July 16, 2015
The world’s largest jazz festival, the Montreal International Jazz Festival, celebrated its 36th edition this year from June 25 to July 5. Main attractions included none other than the “Queen of Neo-Soul” Erykah Badu, who took home the festival’s prestigious Ella Fitzgerald Award.
The band Beirut kicked off the festival, playing the Grand Opening Concert on the outdoor stage and had thousands of fans dancing to their newest balkan-gypsy-cumbia ballads, offering a taste of what turned out to be a truly international music gathering.
An outdoor show I was excited to attend was The Wanton Bishops. I had discovered them three years ago in Lebanon, when the band was making its name in Beirut’s underground alternative music scene (the duo apparently met in the middle of a street fight!). I’d never heard a harmonica being played to sound like an electric guitar, and the skill level was that of the most impressive shredding almost any metal band could pull off. The songs were short and sweet, teasing a fired up audience with waves of country, blues, rockabilly, and even gospel—combined with a great on-stage chemistry. There was even an electric Oud, a rare and modern adaptation of a middle-eastern traditional string instrument and cousin of the lute.
After the show, I congratulated them, “So you made it to the jazz fest!” To which the bearded artist replied, “Jazz? This is f***ing Rock ‘n’ Roll!”
If anything, jazz was never a label. It was born precisely out of not having a definition.
The Wanton Bishops “Sleep with the Lights On” official video.
Another duo that literally moved the crowd was Rodrigo y Gabriela. Starting off with traditional flamenco rhythms with wrist movements at a fiery speed, they quickly fused into jazz and hard rock. At this point, they invited fifty people to dance on stage, claiming they were not used to playing to a sitting down audience.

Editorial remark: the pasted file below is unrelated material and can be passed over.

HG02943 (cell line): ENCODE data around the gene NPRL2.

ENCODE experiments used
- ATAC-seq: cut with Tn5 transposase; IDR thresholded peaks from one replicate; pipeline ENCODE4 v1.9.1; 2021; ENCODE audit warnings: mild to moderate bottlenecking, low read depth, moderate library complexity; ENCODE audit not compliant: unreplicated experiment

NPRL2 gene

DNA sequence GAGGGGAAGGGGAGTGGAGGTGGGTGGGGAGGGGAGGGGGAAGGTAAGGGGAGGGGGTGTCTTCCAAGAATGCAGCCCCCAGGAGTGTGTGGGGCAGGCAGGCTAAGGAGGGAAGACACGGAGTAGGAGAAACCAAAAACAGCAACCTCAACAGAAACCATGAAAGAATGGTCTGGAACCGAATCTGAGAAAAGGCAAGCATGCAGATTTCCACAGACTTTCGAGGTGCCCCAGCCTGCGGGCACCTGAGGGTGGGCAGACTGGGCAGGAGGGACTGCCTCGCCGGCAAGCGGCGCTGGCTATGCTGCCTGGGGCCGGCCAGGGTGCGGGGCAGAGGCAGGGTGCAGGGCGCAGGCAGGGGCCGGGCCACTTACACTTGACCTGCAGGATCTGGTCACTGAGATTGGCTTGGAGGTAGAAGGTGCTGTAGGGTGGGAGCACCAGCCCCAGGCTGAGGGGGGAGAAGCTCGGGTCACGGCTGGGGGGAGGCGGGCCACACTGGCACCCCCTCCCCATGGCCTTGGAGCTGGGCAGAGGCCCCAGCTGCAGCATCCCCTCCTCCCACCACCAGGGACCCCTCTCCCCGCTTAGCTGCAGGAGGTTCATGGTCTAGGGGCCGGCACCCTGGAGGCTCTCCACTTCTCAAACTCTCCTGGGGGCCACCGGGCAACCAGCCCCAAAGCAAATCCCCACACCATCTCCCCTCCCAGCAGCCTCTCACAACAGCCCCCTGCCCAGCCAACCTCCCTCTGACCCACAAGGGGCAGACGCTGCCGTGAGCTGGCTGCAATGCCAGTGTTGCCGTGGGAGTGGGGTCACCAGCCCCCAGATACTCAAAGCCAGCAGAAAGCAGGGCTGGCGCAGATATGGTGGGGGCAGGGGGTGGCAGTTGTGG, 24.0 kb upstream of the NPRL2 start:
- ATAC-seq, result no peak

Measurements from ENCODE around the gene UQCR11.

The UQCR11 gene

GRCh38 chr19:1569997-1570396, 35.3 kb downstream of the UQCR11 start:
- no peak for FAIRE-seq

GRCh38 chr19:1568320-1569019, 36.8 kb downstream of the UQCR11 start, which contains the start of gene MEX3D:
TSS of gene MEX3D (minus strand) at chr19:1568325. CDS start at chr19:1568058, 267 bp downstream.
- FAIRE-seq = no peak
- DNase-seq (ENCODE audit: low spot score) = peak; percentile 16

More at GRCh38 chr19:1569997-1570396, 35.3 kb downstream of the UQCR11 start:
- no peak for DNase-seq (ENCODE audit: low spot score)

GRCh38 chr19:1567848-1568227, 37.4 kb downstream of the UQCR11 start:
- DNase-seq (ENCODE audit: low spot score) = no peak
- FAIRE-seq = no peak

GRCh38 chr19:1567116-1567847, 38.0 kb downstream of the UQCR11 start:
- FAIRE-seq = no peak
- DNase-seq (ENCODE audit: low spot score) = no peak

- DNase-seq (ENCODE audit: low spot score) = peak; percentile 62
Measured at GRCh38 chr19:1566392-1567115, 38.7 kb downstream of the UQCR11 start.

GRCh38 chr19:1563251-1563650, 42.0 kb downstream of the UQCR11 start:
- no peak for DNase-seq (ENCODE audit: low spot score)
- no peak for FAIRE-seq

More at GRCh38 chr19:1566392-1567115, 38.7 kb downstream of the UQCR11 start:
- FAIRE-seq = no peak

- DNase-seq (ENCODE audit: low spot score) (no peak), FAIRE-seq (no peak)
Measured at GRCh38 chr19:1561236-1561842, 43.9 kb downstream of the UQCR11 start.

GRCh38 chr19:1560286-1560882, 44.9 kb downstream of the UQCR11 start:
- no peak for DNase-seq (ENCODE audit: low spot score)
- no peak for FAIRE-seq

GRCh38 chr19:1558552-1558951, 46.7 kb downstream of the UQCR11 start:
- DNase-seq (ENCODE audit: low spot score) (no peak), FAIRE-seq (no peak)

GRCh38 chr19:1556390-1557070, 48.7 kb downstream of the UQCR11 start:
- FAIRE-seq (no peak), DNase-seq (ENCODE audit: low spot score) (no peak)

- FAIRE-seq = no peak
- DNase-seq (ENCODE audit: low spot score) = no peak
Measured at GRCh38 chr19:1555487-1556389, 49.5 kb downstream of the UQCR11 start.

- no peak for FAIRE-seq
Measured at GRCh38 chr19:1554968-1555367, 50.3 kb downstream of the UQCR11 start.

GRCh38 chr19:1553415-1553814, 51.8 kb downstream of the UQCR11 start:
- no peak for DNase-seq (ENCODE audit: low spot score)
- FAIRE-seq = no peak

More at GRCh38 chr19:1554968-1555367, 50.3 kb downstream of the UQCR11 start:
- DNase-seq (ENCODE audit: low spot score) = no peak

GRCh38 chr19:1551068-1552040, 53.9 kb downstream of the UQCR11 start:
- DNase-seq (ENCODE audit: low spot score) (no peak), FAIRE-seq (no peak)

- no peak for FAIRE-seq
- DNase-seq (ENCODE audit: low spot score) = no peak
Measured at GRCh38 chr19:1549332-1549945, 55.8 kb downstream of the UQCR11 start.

Rodrigo y Gabriela have been composing and playing together for fifteen years—which explains how they were synchronized to the nanosecond. Seeing them live is a wild experience—their superb performance, guitar strumming and drumming, and boundless energy, lifted the whole audience off their seats. For two hours, we forgot we were in a proper auditorium.
One hidden gem was the Swiss jazz pop singer-songwriter, film composer, and multi-instrumentalist, Sophie Hunger, who had opened for artists at previous editions of the festival, and came this year to launch her haunting album Supermoon. At once graceful and resonant, her voice filled up the room, at times speaking in French, English or Swiss German—sometimes accompanied on her grand piano, and other times reverberating between electro beats and her electric guitar. Her quirkiness made the audience laugh a lot, as she told stories behind song titles like “Spaghetti Mit Spinat (Spaghetti with spinach),” “Superman Woman,” and her philosophy on how love is not everything, stating that, “I am an idea of you, but only in the way you want it / You are an idea by me, but only in the way I need it.”
Sophie Hunger ended the show with an experimental and deconstructed cover of Noir Désir’s “Le vent nous portera,” a classic favourite among francophone music-lovers.
Sophie Hunger – “Supermoon”
One of the highlights of my festival attendance was the Broadway-style show For the Record: Baz Luhrmann in Concert. For the Record is a music and dance performance troop that reinterprets film soundtracks on stage, and this year they chose Romeo + Juliet, Moulin Rouge, The Great Gatsby and Strictly Ballroom, all films by a director who creates soundtracks by reclaiming famous pop music hits. The result: a dense and shiny medley of tap dancing, sequins and feathers, Charleston, Material Girl, The Cardigans, Elton John, Crazy In Love, Lady Marmalade intertwined with Luhrmann’s most poignant romantic moments. It all culminates in a cinematic parade of the four iconic couples performing their most famous love songs at the same time.
For the Record. Credit: Hoda Adra.
Baz Luhrmann in Concert trailer.
I closed off this eclectic edition of the festival with Hindi Zahra, a Moroccan singer of Berber and Touareg descent, whose deep, trancey voice recalls Billie Holiday with a hint of Eastern infusion. Inspired by blues and jazz, as well as traditional Eastern tones and percussion, her music is at a crossroads between East and West. Yet, something tribal transports you to a primal state, and you travel far away while she turns her head and her hair begins dancing in circles.
Hindi Zahra – “Beautiful Tango”
In a city where many cultures collide, The Montreal International Jazz Festival really pushes the genre of jazz to the limit.